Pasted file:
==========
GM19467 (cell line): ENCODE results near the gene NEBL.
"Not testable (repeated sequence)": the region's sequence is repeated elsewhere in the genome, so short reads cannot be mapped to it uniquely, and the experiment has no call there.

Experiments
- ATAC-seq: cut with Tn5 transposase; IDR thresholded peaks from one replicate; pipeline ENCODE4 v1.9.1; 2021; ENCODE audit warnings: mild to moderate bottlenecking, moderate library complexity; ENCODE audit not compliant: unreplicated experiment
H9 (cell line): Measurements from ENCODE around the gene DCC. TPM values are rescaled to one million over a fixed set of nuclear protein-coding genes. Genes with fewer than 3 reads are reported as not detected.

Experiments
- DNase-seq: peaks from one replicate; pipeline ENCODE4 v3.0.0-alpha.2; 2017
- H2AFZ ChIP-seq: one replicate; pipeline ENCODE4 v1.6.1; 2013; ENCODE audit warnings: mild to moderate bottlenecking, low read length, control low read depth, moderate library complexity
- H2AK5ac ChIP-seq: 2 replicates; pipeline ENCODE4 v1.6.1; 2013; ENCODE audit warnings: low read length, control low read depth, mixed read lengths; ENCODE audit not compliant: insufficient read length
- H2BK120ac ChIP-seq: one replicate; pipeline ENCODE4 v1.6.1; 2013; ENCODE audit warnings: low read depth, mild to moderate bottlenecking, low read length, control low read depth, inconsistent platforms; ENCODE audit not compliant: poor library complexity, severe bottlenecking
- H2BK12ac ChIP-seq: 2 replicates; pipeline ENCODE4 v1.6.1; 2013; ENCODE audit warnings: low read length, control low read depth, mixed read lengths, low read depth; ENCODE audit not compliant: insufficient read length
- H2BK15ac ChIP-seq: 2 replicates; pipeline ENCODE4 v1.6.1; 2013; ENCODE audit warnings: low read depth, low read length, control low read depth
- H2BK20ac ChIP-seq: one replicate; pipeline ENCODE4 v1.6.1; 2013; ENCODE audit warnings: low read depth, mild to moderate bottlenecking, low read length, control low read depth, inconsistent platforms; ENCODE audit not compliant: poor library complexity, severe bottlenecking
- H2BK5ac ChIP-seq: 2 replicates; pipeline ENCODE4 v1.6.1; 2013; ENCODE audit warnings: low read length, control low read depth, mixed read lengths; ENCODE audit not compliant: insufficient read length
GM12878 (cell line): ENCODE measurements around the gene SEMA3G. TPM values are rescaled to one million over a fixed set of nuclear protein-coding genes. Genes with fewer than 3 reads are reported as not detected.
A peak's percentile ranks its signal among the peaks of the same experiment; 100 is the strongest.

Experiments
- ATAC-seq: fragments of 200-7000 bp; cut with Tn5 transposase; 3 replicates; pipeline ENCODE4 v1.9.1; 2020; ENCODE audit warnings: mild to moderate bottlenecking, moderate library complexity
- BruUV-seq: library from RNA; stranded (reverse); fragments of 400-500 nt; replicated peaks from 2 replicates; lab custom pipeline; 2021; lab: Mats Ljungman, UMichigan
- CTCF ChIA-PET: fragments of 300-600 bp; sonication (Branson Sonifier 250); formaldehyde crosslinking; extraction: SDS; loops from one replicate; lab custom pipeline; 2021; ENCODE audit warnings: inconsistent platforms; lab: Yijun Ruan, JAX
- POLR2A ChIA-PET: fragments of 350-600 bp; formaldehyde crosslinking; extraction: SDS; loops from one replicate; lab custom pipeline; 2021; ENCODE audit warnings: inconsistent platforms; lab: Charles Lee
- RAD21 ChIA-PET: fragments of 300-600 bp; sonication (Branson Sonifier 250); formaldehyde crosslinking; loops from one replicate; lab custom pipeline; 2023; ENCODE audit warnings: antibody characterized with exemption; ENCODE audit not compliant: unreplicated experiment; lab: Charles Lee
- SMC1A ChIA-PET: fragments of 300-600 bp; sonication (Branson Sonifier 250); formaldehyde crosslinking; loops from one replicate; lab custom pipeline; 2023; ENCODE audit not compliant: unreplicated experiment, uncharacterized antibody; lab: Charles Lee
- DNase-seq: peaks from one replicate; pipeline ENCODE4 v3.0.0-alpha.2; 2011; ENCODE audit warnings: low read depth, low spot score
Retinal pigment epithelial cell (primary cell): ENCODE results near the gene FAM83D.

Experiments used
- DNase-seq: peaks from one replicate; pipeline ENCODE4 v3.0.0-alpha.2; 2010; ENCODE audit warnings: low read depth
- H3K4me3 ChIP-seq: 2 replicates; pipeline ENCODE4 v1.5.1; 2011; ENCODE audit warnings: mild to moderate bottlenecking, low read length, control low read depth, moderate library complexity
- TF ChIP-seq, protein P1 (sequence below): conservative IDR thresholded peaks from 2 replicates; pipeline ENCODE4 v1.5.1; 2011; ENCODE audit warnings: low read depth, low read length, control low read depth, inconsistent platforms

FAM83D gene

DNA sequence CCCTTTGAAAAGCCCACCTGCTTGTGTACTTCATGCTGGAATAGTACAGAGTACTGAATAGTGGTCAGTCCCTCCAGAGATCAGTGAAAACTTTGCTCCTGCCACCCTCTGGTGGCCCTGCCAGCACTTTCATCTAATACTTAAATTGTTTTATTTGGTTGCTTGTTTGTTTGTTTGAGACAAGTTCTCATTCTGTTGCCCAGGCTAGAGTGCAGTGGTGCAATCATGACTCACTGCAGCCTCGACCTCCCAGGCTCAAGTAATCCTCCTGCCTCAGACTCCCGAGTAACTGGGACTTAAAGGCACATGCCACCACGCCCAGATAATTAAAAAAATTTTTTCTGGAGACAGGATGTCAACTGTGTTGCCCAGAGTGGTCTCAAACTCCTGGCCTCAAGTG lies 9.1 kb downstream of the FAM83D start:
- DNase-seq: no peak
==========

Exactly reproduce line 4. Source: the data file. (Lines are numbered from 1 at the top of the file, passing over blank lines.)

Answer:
- ATAC-seq: cut with Tn5 transposase; IDR thresholded peaks from one replicate; pipeline ENCODE4 v1.9.1; 2021; ENCODE audit warnings: mild to moderate bottlenecking, moderate library complexity; ENCODE audit not compliant: unreplicated experiment